Aluminium rises to 13-year high

Metal hits $3,000 as supply tightens and Guinea uncertainty persists

The price of aluminium – previously considered a precious metal of even more value than gold because of the difficulties in extracting it from other elements – rose above $3,000 per tonne for the first time since 2008 in London on Monday.

The rocketing price rise came as a result of Chinese authorities continuing to limit production and as political uncertainty persisted in the West African nation of Guinea – a leading producer of bauxite, which is first processed into alumina and then into aluminium.


The most-traded October aluminium contract on the Shanghai Futures Exchange also reached a 13-year high, topping 23,770 ($3,683) per tonne. 

Recent months have seen the Chinese authorities limit the production of aluminium. This is partly due to power shortages, but is primarily a consequence of Beijing demanding strict adherence to its new energy usage regulations, which are aimed at reducing the nation’s carbon emissions. 

According to Antaike, a state-backed think tank, around two million tonnes’ worth of aluminium capacity annually has been shut down in China thus far in 2021. 

Limits on domestic output have triggered a rise in aluminium imports into China, prompting a shift in storage from Europe and North America to Asia, and consequently increasing the price of the metal in Western countries.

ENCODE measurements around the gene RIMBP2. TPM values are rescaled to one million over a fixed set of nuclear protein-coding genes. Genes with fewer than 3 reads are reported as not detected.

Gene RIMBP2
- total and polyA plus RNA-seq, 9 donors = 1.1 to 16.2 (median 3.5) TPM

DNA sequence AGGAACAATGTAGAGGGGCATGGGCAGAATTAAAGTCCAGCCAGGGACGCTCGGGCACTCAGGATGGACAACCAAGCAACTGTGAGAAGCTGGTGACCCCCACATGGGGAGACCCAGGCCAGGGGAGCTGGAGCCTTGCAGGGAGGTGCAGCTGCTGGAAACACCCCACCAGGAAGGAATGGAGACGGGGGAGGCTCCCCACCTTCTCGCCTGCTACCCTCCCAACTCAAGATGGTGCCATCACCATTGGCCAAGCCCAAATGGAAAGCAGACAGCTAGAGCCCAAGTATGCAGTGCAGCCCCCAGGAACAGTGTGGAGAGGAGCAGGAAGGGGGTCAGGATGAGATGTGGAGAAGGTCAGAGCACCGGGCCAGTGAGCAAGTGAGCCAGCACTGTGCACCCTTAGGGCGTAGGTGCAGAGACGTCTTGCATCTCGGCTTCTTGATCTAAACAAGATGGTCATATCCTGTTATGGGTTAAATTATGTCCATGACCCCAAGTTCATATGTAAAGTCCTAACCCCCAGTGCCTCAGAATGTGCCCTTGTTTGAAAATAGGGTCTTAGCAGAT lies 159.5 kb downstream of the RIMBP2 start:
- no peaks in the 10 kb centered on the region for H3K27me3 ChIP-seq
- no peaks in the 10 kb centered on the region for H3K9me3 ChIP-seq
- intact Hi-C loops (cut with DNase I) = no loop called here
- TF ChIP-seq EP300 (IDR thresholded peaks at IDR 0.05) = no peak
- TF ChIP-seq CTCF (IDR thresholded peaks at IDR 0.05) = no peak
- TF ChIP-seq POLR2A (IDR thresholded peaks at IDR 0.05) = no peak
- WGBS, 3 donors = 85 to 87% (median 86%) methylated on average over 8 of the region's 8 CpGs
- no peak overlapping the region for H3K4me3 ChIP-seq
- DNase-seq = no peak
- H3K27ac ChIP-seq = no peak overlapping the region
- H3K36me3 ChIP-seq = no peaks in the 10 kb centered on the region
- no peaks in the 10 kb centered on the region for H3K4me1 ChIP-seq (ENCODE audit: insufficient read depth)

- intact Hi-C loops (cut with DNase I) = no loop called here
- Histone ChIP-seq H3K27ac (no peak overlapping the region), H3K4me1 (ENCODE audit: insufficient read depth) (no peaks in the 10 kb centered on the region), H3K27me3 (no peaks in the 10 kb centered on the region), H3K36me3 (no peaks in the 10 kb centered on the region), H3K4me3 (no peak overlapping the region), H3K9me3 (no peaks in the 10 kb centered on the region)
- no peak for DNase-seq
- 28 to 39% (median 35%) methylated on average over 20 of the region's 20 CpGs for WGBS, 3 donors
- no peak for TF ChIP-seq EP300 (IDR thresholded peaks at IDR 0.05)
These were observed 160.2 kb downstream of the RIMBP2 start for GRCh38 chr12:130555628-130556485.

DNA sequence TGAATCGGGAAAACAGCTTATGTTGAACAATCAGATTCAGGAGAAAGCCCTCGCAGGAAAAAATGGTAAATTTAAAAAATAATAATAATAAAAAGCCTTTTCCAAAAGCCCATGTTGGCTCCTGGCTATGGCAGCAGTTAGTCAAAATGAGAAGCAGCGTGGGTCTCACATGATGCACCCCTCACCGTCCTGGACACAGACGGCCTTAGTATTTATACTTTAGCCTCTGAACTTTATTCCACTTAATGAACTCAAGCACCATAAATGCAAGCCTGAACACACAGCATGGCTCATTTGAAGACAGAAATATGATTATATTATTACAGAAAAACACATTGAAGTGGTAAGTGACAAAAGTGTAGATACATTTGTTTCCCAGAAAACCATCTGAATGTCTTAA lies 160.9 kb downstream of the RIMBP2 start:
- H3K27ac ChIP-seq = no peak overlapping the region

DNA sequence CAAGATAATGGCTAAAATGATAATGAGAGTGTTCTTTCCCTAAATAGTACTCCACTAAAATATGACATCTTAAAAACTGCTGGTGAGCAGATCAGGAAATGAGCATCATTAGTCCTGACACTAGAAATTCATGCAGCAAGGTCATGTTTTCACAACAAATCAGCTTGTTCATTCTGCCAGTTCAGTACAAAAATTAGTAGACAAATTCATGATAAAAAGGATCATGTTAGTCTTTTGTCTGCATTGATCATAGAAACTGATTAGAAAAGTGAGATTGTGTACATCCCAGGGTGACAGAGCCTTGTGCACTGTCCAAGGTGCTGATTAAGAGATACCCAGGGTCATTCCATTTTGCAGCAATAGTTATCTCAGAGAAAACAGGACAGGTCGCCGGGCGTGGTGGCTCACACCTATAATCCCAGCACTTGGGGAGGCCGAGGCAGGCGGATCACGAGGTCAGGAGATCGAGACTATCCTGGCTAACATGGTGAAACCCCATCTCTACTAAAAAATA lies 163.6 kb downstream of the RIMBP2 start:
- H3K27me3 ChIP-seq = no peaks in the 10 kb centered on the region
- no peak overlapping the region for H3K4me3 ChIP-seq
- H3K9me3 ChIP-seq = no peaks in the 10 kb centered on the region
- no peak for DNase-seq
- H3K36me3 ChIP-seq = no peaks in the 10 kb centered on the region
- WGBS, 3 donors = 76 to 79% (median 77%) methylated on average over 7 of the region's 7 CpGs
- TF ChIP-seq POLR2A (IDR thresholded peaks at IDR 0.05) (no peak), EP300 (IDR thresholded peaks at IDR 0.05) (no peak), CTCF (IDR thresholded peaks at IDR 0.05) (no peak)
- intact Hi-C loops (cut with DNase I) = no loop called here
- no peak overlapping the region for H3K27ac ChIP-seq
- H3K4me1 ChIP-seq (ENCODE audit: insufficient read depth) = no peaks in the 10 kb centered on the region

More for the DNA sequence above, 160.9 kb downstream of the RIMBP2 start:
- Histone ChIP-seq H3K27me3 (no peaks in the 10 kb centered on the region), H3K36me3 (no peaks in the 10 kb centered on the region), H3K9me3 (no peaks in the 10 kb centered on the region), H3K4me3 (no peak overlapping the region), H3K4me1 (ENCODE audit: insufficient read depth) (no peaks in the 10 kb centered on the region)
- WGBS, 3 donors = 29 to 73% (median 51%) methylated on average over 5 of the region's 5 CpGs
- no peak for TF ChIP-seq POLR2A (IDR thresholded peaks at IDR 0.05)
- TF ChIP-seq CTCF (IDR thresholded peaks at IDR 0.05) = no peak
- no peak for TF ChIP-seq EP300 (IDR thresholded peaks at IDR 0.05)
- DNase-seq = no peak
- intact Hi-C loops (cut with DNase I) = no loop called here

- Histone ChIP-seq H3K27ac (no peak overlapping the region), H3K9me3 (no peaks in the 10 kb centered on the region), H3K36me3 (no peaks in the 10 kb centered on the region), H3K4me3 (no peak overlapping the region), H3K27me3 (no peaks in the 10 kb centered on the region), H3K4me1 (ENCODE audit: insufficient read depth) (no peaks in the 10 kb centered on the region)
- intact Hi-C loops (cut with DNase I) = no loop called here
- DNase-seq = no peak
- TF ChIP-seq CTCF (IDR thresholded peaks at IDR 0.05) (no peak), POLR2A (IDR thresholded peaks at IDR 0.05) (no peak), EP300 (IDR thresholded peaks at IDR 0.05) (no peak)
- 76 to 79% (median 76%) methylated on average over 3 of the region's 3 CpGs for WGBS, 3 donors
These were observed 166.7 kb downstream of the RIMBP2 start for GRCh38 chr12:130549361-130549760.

Not only did this shift occur during a time of high shipping costs, but it also coincided with severe political instability in one of the most important countries involved in the aluminium supply chain. 

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Guinea, which accounts for around a quarter of global bauxite production, has been in the grip of heightened political tensions for more than a week after an elite special forces unit deposed President Alpha Condé, imposed a curfew and closed the country’s borders. 

While the overthrow of Condé – Guinea’s first freely elected leader – was universally condemned, leading mining firms and buisness leaders voiced their concerns.

To allay their concerns, the coup’s leader, Colonel Mamady Doumbouya, quickly announced that the curfew would not apply to bauxite mines and that mining shipping would be exempt from the closed-border decree. 

Although these policies certainly helped investor sentiment, the uncertainty caused by the coup has continued to weigh heavily, and has continued to affect prices. 

By mid-afternoon trading today, the price of spot aluminium stood at $2,905 per tonne, having reached as high as $3,006 per tonne in the early morning.

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